Art Occupies at Occupy Cal

28 Nov

The first Occupy Cal encampment at the University of California Berkeley was set up on Wednesday, November 9, 2011 on an area of grass in front of Sproul Hall, an administration building, and broken down that day in two brutal police assaults on nonviolent students, faculty, and others who linked arms to protect themselves and the camp. Many were injured by baton thrusts and blows and by being dragged and shoved to the ground. This excessive police force was captured on video, posted widely, and fiercely condemned. It prompted the strike/day of action centered at Sproul Plaza on Tuesday, November 15th. The culmination of this day of solidarity and community, which included numerous works of art placed on the Mario Savio Steps as well as seating areas with rugs, couches, and two pianos for an Open University, was an evening General Assembly attended by thousands of people who voted to reestablish the Occupy Cal camp. Then followed the 15th Annual Mario Savio Memorial event, which included a speech and spoken word performances by the Young Activist Award winners Ellen Choy (Youth for Climate Justice) and Christsna Sot and Josh Healy (Youth Speaks) and a keynote lecture given by UC Berkeley professor of public policy Robert Reich. Then, in the early morning hours of Thursday, November 17 police officers and sheriff’s deputies dispersed those in the encampment and bulldozed it. Since November 21, Sproul Plaza has become the site of Occupy Cal’s renewed Open University, with teach-ins, new artwork, and musical performances. 

By the time I arrived at Sproul Plaza on the morning of Thursday, November 17, the Occupy Cal camp was gone. Not a tent was in sight. There were only a few people about, including refugees from the camp huddled in blankets. But the plaza that morning brought quickly to mind Josh Healy’s “When Hope Comes Back (A Poem for the 99%),” spoken there two days earlier before as many as 10,000 people. Despite the camp’s absence, it seemed that hope had returned to this enduring place of conscience—this space of the Free Speech Movement of 1964-65, protests against the Vietnam War, the anti-apartheid protests of 1985, and, since 2009, protests against the privatization of this public university and attacks against diversity and the public good.

Hope had returned to Sproul that Thursday despite the police and sheriff’s deputies in riot gear who cleared the Occupy Cal tents on the Mario Savio Steps at 3:30 am that morning.

Hope had returned to Sproul that morning despite the backhoe and trucks brought in by the university administration to crush, clear away, and dump not only the tents but also the couches, chairs, benches, rugs, blackboard, bookshelf, tree-branch teepees, and art installations assembled for the November 15 strike/day of action.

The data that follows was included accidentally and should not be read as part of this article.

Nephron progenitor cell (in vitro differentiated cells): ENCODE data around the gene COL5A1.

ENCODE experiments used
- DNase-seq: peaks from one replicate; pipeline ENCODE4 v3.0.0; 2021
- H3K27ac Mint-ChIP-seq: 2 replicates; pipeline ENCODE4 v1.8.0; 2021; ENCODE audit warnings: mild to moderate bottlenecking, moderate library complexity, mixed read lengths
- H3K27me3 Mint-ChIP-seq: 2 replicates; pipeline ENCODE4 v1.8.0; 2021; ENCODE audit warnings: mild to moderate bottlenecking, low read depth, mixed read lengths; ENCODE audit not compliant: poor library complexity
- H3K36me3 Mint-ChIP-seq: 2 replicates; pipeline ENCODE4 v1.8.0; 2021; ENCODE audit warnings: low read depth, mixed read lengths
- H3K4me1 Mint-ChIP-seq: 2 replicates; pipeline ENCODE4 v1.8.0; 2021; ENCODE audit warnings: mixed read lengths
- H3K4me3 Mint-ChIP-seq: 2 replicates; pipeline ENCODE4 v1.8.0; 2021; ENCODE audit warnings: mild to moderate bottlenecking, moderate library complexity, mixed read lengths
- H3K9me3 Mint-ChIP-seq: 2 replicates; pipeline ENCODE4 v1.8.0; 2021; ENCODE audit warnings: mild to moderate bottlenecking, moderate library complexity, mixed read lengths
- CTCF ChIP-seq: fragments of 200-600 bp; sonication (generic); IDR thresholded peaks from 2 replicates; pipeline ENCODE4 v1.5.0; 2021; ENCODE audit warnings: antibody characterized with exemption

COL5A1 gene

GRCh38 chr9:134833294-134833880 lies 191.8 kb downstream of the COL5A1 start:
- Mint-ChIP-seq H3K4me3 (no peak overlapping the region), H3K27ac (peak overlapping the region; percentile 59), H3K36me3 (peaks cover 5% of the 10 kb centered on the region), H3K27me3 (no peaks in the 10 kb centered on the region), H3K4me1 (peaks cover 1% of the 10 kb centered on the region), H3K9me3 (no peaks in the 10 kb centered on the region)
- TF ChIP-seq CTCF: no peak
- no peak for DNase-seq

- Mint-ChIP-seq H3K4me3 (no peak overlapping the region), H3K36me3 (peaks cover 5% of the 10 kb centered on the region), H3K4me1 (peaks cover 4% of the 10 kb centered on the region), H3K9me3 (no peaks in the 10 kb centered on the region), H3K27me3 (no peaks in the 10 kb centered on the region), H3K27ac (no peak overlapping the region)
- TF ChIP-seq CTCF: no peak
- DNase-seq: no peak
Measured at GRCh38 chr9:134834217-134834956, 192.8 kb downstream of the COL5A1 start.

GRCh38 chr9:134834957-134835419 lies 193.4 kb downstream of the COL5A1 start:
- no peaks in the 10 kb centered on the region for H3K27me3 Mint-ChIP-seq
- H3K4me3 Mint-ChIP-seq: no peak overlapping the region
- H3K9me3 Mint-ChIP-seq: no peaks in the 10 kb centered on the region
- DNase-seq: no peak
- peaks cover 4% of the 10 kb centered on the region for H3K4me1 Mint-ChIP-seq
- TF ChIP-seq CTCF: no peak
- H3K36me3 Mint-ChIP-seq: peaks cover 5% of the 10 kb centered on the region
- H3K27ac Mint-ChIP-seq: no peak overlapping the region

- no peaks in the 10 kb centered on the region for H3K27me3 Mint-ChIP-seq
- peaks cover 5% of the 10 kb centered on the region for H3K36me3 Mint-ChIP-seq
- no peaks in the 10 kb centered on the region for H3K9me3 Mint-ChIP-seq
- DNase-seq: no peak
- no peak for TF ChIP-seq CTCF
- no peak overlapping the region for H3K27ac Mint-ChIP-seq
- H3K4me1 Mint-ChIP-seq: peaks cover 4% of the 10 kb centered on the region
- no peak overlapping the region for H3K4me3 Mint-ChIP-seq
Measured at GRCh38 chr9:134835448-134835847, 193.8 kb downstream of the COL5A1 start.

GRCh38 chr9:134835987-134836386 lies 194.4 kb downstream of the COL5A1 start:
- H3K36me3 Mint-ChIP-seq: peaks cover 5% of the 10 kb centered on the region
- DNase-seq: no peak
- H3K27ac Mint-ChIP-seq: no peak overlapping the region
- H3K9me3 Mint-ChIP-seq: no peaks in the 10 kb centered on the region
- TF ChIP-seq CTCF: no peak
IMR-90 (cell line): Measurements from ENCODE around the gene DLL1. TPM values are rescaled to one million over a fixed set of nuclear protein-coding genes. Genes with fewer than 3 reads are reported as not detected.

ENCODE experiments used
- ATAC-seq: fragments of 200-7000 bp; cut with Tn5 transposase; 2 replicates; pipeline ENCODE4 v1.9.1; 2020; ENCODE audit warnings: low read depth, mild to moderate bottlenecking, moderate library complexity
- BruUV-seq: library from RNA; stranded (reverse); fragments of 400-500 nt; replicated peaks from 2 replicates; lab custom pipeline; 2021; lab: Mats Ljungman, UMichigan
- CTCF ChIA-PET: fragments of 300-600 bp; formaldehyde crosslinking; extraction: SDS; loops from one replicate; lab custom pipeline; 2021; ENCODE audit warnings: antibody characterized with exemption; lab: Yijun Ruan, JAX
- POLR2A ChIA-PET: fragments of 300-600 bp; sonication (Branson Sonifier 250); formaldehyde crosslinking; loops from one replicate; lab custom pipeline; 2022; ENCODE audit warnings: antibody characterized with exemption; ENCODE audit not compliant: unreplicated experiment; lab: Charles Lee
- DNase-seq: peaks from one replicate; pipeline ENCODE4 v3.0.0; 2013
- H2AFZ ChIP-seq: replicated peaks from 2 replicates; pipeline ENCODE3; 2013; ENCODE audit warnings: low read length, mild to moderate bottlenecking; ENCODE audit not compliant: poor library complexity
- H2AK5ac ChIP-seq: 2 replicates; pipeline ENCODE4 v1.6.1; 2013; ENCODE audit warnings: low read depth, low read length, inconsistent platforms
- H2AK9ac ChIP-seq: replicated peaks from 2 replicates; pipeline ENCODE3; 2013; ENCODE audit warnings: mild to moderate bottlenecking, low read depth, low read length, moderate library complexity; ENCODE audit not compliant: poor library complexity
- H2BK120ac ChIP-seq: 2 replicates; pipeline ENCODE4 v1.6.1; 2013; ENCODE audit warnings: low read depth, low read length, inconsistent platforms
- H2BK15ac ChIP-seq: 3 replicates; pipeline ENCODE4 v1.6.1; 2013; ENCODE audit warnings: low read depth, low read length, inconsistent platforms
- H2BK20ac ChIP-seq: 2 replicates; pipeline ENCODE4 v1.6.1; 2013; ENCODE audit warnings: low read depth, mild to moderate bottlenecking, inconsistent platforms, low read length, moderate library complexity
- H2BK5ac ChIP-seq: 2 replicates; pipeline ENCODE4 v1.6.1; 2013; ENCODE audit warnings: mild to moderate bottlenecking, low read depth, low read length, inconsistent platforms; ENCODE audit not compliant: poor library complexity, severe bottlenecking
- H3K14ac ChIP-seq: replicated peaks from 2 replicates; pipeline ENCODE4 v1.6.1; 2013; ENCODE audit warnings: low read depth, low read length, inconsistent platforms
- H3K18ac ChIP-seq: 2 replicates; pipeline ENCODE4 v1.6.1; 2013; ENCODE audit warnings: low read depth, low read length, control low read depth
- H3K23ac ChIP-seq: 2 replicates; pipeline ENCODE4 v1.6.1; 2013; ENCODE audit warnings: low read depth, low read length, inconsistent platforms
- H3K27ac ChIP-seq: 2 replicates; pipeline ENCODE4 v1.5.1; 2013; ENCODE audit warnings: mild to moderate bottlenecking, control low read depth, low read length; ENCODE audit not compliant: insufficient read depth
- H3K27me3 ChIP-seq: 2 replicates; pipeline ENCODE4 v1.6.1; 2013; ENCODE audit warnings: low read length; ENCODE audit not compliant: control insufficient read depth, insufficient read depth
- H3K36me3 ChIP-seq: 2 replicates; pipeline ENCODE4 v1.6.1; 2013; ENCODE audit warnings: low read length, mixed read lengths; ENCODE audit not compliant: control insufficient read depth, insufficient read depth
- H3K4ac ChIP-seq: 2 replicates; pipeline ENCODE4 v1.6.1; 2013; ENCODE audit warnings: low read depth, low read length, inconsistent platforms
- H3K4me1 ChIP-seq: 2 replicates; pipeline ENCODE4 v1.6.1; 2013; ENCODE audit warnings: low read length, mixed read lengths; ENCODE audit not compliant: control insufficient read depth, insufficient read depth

Hope returned to Sproul Thursday despite the fact that the administration deemed it necessary not merely to shut down the second Occupy Cal encampment (the first broken down on November 9) but to power wash the space, as if it needed to be “sanitized” of the courageous acts and embodiments of free speech that for days had spellbound many passing through and sitting in Sproul Plaza.

Never mind that this “cleansing” action could not remove the deep moral stain, or heal the physical and psychic wounds, caused by the police violence that has been visited upon the campus community not only since November 9 of this year, when nonviolent students and faculty were beaten, but indeed, in recent memory, repeatedly since 2009.

Hope returned to Sproul that morning and thereafter in the bodies and voices of those in the Berkeley community and beyond who continue to speak out and act in opposition to the militarization of the campus in response to peaceful protest and against the destruction of public education within a wider landscape of injustice and economic disparity.

And hope returned to Sproul in the form of books. Literally, in Rebecca Solnit’s Hope in the Dark: Untold Histories, Wild Possibilities (2004), and in several dozen other “knowledge tents” that, rescued from the encampment library, were placed at the Mario Savio Steps.

                                                                                  

 I found the sight of these books, where tents and people had briefly rested, deeply moving. Partly it was the uncanny aptness of their substitution. Their spines peaked toward the blue sky, their covers sloped downward, and their reference to the tents destroyed by the police quite obvious. But this substitution was no mere formal pun. Books too, and their authors, we know, are vulnerable to autocratic power; censored, disappeared, burned. By the same token, books and their author’s words and presences survive, resist, and return, sometimes in secret readings and hidden possession but also in determined, public vocalization. If there were any object I would wish to serve as my replacement, it would be a book—a real book, found in a space where ideas, words, and expression matter deeply, and especially a space that has witnessed both assaults upon free speech and expression and hard-won liberation.